My friend Ben asked me to knit a baby cardigan to surprise his wife (and presumably his 6-month old Phoebe, if she can be surprised) for Christmas. I have the special privilege of watching Phoebe one day every two weeks – which brings me so much joy! When he asked me to knit this surprise cardigan I was immediately on board. I’ve had a lot of people request hand knit objects before the holidays – usually they come at the beginning of December and involve large projects… but Ben was smart. He asked me to knit this sweater in September, he offered to pay for materials, and he let me pick the pattern. This is how you ask a friend for a handknitted object!
I was very excited to peruse the large selection of baby cardigans on Ravelry – there are so many and they are SO CUTE! I finally landed on the Saffran Cardigan by Docksjo, an adorable raglan with snowflake/star/flower motifs allover in stranded colorwork. This was an easy decision – I love colorwork and the motif fit the request for a Christmas sweater (though this figgy pudding one was a very close second).
The more difficult decision – the ethical one – was all about yarn choice. I care about where my yarn comes from and what it’s full life cycle will look like. I want my yarn sources to be sustainable, support the wool industry in my region, and be free from non-compostable materials (like nylon). I have my own yarn-buying hierarchy. It begins with thrifting for usable yarns. Most of my large projects come from this option – and it’s my favorite method as it fits my budget and allows me to save materials from the landfill. It’s not a perfect method… but it works well for now. Second, I try to buy directly from farmers and mills. This is option is very far outside of my budget… so I only get the chance to do this once or twice every year. If options one or two aren’t available, I try to buy 100% American wool (bonus if it was also milled and dyed in the U.S.) As a resident of the United States who was raised in a rural area, I want to support my farming neighbors as best I can, so when I can’t buy directly from them, I buy from sources that buy their fleeces. These three steps (thrifted, farm, american wool) make up my initial decision-making schema.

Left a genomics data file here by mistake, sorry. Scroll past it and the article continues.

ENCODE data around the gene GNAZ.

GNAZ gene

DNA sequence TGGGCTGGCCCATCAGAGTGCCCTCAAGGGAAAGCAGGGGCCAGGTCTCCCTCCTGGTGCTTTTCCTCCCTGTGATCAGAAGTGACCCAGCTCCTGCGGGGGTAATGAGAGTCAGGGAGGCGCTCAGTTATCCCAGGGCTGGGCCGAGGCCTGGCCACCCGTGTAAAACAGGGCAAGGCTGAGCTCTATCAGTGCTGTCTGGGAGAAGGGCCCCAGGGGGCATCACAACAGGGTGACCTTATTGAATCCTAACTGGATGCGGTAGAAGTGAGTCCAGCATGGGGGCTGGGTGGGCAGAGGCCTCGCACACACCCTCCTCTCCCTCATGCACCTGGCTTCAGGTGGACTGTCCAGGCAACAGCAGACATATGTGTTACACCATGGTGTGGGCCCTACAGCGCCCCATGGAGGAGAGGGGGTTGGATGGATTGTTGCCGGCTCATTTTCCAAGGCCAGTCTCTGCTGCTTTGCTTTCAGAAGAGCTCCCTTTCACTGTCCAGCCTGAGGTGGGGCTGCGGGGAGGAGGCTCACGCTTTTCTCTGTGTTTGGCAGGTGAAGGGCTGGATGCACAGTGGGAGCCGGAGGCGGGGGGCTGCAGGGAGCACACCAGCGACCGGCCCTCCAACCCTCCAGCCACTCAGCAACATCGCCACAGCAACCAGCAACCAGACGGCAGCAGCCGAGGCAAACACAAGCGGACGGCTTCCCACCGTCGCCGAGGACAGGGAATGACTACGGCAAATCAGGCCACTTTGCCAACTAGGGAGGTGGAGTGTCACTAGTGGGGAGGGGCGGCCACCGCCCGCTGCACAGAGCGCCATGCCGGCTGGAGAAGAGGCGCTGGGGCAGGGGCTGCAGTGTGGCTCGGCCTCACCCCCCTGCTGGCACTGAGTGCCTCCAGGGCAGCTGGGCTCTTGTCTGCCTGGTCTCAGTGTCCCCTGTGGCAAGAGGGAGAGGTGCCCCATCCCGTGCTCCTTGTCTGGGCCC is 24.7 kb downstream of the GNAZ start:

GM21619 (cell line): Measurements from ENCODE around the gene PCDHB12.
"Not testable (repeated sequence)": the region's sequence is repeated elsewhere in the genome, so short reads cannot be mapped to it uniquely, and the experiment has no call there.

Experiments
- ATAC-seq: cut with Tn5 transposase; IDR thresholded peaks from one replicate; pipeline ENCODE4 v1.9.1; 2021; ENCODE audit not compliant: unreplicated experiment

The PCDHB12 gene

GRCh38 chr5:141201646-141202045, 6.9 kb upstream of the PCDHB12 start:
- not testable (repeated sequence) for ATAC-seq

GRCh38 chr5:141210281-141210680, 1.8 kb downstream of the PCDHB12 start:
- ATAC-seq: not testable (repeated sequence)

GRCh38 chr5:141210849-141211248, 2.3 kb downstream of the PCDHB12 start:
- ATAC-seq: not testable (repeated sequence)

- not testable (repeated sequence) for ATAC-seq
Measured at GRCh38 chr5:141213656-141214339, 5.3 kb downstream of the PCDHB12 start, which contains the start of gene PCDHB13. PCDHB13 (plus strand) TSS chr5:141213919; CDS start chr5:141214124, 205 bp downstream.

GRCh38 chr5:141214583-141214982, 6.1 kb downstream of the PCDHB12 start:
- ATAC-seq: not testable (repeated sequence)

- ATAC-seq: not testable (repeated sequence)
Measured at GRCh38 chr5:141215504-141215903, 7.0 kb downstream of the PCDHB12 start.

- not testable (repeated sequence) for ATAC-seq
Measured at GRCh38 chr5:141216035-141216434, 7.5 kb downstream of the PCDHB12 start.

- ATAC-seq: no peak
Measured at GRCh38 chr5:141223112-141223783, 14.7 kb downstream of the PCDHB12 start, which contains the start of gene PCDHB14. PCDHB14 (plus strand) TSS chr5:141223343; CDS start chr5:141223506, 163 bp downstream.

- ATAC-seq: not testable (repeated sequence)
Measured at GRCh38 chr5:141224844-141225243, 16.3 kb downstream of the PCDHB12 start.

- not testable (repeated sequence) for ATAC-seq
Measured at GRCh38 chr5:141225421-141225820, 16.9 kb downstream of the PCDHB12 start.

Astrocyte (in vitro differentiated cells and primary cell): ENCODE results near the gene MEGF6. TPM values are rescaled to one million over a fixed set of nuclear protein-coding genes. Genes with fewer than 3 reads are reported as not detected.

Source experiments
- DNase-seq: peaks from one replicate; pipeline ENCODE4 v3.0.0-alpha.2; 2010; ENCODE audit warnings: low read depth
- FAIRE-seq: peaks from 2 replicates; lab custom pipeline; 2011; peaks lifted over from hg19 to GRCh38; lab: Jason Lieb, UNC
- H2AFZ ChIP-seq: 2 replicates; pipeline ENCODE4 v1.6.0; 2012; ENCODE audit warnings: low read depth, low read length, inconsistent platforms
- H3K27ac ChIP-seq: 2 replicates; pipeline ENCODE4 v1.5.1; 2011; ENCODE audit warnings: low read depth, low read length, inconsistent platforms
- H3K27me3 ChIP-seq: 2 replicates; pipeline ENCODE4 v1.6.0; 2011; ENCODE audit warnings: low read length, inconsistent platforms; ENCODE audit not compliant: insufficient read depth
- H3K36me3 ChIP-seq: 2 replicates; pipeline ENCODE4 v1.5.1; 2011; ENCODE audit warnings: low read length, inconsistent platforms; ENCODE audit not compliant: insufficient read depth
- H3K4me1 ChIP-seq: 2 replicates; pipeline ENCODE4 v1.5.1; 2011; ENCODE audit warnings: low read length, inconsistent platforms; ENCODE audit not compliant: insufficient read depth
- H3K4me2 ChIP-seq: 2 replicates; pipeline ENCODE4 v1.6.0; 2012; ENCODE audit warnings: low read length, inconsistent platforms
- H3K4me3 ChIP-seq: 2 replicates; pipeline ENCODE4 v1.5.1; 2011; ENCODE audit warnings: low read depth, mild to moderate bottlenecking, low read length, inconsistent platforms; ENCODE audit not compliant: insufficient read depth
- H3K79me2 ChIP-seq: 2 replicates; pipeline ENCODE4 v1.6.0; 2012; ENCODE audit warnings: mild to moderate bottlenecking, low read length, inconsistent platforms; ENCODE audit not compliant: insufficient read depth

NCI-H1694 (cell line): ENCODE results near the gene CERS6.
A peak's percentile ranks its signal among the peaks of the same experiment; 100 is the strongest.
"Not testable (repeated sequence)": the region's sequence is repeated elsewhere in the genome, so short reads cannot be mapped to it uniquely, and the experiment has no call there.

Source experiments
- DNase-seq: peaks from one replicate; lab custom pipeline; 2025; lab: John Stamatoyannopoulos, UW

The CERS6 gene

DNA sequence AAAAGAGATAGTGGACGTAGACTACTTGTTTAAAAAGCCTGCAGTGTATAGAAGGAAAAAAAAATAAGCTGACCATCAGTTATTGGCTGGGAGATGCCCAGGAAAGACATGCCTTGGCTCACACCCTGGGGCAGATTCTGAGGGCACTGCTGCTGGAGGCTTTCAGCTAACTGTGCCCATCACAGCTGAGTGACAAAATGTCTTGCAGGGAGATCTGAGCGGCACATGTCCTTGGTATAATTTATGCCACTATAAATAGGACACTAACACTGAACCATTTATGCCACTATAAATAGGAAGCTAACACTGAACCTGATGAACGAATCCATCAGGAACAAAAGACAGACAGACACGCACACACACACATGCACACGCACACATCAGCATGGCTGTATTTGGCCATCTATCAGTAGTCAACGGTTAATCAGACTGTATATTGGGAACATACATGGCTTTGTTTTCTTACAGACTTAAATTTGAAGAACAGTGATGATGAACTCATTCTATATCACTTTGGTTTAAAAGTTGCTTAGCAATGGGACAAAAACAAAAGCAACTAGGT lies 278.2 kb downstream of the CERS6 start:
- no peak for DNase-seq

However, deciding which yarn to buy is always complicated by extra factors. The size of the project (and therefore the cost of the materials) will skew me towards one source or the other. If I’m knitting a blanket, I’ll lean towards thrifted yarns, but a pair of mittens will skew me towards farm yarn. When gift knitting, I always consider the lifestyle of the recipient – specifically their laundry habits. If they’re used to hand washing, and I believe they have sufficient yarn wherabouts to keep something out of the laundry machine, they get the prized 100% wool option (my mom is the only person who fits this category for me at the moment…). If they are likely to toss it in the laundry basket with their t-shirts and jeans, I’ll bend my no-superwash preference for them. Usually, I avoid superwash yarns as the ones available in the U.S. are treated with harmful chemicals that can end up in our waterways (leaks always happen). The reason I bend this rule when gift-knitting is because I value the longevity of the final product, that will hopefully become an heirloom piece. By knitting something out of superwash yarn, it stands the chance that it will last that much longer, even after accidental washes (but no dryer! Please no dryer!)
For my Saffran Cardigan, I chose to use Shepherds Wool from Stonehedge Fiber Mill. This is an affordable yarn that supports the American wool industry (milled in the US, from sheep in the US!) I wanted to keep the cost of this project relatively low while still knitting a quality piece from a yarn source on my ethical hierarchy. This merino wool is ultra-soft. It’s guaranteed to surprise any recipient with it’s handle. I’m not the biggest fan of ultra-soft yarns. I’m a bit too rough and tumble and need sturdy yarns myself, but I know that soft is all the rage, so soft yarns for gifts makes sense. With my soft yarn in hand, I set out to knit the cutest cardigan I ever did see.
Overall I enjoyed knitting the Saffran cardigan. The biggest “challenge” of this cardigan was the steek. I use the term challenge lightly. I wouldn’t say I’m afraid of steeking, I just never found the need to cut open my knitting and prevent it from ever being unraveled in a usable way. But, as I was giving this sweater away, the chance it will need to be unraveled isn’t large, so I embraced the opportunity to steek and set out
guns scissors a-blazing. The part I found to me mildly challenging was the section at the top of the cardigan where I was instructed to knit flat in colorwork. This was new for me and my tension was noticeably different in this section. I had to focus on this part. But I managed just fine and made no errors. I will most likely be making this sweater again – especially for all those babies that my friends are having at the moment!